When animal welfare groups begin singing the praises of the largest food company in the world, you know something monumental has happened.
In August, Nestlé announced a number of sweeping changes to its business practices which are aimed at improving the welfare of farmed animals in its international supply chain. Nestlé says that these changes mean all 7,300 of its international suppliers will have to meet the “highest possible levels of farm animal welfare” related to:
After giving them a chance to comply, Nestlé will drop suppliers who can’t or won’t meet the new standards. The company said it recognizes and will implement “the internationally accepted ‘Five Freedoms’ as applied to animals,” which are:
1. Freedom from hunger, thirst and malnutrition
2. Freedom from fear and distress
3. Freedom from physical and thermal discomfort
4. Freedom from pain, injury and disease
5. Freedom to express normal patterns of behavior
If you buy products like DiGiorno’s Pizza, Lean Cuisine, Hot Pockets, Tombstone Pizza, Dreyer’s ice cream and Skinny Cow, just to name a few, you’re a Nestlé customer. Nestlé says that while these improvements will cost it money, it won’t pass those costs on to the consumer.
Worried that the company won’t be as good as its word? To assure independent oversight, Nestlé is partnering with World Animal Protection International (WAP), a non-governmental animal welfare organization.
“Our decision to work with Nestlé is based upon their clear commitment to improving animal welfare,” said WAP Chief Executive Mike Baker, “and the lasting change this can have on millions of farm animals around the world.”
An independent auditor, SGS, will “carry out checks to ensure the new standards of animal welfare are met on its supplying farms,” says Nestlé. Now that this commitment is public, it looks like Nestlé is really going to have to walk the talk. Lip service won’t be enough. The eyes of animal welfare advocates are riveted on the company’s next steps.
“[B]y the end of ,” according to the company, “40 percent of the company’s key commodities, including meat, poultry, eggs and dairy, will be fully traceable.”
Most consumers want to believe that the products they buy aren’t harming animals. For the most part, that’s just not true. While the best way to ensure that outcome is to go vegan, not everyone is willing to do so.
For a world that still eats incredible amounts of meat, eggs and dairy, these new business practices announced by the biggest food company on the planet are nothing to sneeze at. The welfare of millions of farmed animals around the world will improve.
“We know that our consumers care about the welfare of farm animals and we, as a company, are committed to ensuring the highest possible levels of farm animal welfare across our global supply chain,” Benjamin Ware, manager of responsible sourcing for Nestlé, told the Los Angeles Times.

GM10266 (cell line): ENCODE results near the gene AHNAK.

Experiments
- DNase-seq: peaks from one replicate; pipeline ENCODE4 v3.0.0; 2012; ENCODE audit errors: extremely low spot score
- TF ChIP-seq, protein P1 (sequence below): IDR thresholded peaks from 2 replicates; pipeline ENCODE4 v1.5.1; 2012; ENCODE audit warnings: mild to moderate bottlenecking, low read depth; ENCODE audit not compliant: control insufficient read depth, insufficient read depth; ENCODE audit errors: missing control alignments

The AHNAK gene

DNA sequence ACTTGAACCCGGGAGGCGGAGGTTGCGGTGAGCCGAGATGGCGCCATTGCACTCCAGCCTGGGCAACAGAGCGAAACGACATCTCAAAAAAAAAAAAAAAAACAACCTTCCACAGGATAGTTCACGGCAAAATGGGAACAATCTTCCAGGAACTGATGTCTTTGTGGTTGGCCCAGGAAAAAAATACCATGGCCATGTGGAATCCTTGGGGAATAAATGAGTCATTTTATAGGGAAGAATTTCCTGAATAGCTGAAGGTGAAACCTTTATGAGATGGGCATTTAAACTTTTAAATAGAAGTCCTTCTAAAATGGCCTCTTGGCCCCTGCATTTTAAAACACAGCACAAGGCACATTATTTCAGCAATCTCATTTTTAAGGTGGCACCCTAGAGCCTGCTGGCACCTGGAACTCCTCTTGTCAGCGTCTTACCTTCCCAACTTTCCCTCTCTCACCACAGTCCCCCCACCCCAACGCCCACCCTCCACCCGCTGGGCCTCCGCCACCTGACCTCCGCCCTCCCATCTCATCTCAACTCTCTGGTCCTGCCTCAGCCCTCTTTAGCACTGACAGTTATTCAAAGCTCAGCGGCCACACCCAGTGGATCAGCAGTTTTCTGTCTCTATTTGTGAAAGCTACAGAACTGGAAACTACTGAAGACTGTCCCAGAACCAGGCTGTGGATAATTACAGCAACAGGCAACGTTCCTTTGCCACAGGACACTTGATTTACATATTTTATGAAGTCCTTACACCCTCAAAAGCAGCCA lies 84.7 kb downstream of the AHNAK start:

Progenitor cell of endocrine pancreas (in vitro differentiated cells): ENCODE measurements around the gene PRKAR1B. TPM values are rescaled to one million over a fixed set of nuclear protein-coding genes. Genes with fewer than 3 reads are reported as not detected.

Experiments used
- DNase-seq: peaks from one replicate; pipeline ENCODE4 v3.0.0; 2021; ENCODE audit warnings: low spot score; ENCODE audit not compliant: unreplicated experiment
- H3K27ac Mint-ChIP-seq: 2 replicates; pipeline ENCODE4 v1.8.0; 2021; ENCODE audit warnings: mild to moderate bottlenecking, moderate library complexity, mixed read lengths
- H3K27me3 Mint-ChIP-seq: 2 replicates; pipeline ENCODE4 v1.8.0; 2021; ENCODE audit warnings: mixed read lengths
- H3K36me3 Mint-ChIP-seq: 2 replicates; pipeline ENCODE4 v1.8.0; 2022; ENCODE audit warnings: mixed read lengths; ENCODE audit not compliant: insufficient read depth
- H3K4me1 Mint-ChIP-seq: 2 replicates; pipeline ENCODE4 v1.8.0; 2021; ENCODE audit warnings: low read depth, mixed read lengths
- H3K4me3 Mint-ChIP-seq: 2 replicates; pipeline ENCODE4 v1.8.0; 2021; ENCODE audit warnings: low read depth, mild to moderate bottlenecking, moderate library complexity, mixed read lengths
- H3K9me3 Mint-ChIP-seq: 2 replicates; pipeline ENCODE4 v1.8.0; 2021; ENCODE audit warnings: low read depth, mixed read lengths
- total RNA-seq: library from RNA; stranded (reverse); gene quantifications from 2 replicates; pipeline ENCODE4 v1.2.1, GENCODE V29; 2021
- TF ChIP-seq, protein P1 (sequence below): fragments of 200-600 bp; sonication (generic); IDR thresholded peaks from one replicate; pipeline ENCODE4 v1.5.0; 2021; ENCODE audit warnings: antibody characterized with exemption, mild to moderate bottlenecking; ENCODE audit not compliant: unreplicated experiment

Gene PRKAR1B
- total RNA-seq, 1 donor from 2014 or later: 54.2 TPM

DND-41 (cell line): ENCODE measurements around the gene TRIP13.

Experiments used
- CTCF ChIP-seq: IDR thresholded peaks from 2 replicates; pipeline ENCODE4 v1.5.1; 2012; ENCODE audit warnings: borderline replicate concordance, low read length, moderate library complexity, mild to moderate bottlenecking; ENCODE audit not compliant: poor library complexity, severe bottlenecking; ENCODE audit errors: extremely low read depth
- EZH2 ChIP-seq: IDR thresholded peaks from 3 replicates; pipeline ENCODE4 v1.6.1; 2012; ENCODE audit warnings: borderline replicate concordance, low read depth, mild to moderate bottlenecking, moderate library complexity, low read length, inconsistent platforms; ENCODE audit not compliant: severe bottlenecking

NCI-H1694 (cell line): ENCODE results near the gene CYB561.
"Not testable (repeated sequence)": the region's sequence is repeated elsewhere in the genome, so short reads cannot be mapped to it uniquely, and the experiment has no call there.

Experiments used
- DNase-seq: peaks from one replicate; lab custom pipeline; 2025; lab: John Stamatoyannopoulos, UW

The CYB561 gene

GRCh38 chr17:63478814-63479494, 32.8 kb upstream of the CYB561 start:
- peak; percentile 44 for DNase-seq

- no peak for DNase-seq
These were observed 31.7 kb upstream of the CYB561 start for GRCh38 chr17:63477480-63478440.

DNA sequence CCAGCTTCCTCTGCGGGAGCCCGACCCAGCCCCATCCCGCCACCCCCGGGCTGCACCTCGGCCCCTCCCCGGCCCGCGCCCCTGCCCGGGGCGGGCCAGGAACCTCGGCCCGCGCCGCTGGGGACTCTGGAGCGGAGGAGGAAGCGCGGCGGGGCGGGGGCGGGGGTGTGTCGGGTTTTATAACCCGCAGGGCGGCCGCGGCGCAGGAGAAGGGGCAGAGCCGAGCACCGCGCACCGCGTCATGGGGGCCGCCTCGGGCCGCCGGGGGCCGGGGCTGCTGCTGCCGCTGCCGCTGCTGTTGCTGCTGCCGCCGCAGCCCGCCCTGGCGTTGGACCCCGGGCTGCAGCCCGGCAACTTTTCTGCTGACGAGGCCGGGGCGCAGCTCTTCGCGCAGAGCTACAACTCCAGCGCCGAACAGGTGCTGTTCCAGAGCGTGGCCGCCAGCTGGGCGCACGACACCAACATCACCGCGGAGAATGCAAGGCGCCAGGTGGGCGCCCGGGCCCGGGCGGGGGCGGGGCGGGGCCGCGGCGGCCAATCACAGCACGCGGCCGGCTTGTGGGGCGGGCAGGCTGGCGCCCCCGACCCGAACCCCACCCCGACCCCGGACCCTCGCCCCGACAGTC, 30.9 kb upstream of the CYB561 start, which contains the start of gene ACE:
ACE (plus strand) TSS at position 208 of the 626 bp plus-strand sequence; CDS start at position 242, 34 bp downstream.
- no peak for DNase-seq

Of course, Nestlé didn’t make these changes out of the goodness of its corporate heart. Not really. You may remember the brouhaha from late 2013, when Mercy for Animals released video footage from an undercover investigation that showed employees from a Nestlé dairy supplier in Wisconsin treating cows in a horrifying and brutal manner.
The investigation revealed workers kicking, whipping, prodding, stabbing and beating cows. They also dragged downed cows with tractors, using chains attached to their legs and necks. Nestlé cut ties with this supplier and the dairy’s employees were convicted of abuse, but the damage to its image lingered. Customers don’t like to see animals abused for corporate profit.
Hence the dawn of the new Nestlé, which is positioning itself to be the most animal-friendly major corporation in the world, so far. Animal welfare advocates hope Nestlé’s changes trigger similar moves by other food industry giants. Make no mistake, major animal groups are very pleased with this development.
“Nestlé’s new industry-leading policy will reduce the suffering of millions of animals each year and hopefully inspire other food providers to implement and enforce similar animal welfare requirements,” said Mercy for Animals president Nathan Runkle.
Mercy for Animals’ investigations director Matt Rice adds that what Nestlé has done “may be the most comprehensive and far-reaching animal welfare policy change in history.”
“Bundling all of these reforms together, this announcement marks the most comprehensive and ambitious animal welfare program by a global food retailer to date,” said Wayne Pacelle, president and CEO of the Humane Society of the United States.
Of course, other aspects of Nestlé’s business practices still rankle environmentalists, and not without good reason. Notably, many strongly object to the environmental impacts caused by the company’s continued and expanding withdrawal of millions of gallons water around the country, which it then bottles and sells.
No, Nestlé’s not perfect. However, there’s no denying this change in its animal welfare practices might be the first step in a sea change pertaining to treatment of farmed animals. If Nestlé wins enough goodwill to increase its bottom line, other corporations won’t want to be left behind. Time will tell.
What do you think, Care2 readers? Let us know in the comment section below.
Read more: animal abuse, animal cruelty, animal welfare, battery cage, battery cage hens, battery hens, corporation, cows dehorned, dairy cows, factory farming, gestation crates, industrialized farming, nestle, supply chain, undercover investigations, veal crates, vegan
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